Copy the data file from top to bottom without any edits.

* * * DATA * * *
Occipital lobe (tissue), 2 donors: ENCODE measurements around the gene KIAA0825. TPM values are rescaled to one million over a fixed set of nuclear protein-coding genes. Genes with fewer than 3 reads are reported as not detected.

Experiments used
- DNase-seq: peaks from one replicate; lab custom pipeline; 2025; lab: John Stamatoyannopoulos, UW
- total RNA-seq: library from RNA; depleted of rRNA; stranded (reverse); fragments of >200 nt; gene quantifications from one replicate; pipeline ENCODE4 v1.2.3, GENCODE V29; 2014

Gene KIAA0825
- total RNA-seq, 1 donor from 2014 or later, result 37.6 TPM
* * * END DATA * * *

Occipital lobe (tissue), 2 donors: ENCODE measurements around the gene KIAA0825. TPM values are rescaled to one million over a fixed set of nuclear protein-coding genes. Genes with fewer than 3 reads are reported as not detected.

Experiments used
- DNase-seq: peaks from one replicate; lab custom pipeline; 2025; lab: John Stamatoyannopoulos, UW
- total RNA-seq: library from RNA; depleted of rRNA; stranded (reverse); fragments of >200 nt; gene quantifications from one replicate; pipeline ENCODE4 v1.2.3, GENCODE V29; 2014

Gene KIAA0825
- total RNA-seq, 1 donor from 2014 or later, result 37.6 TPM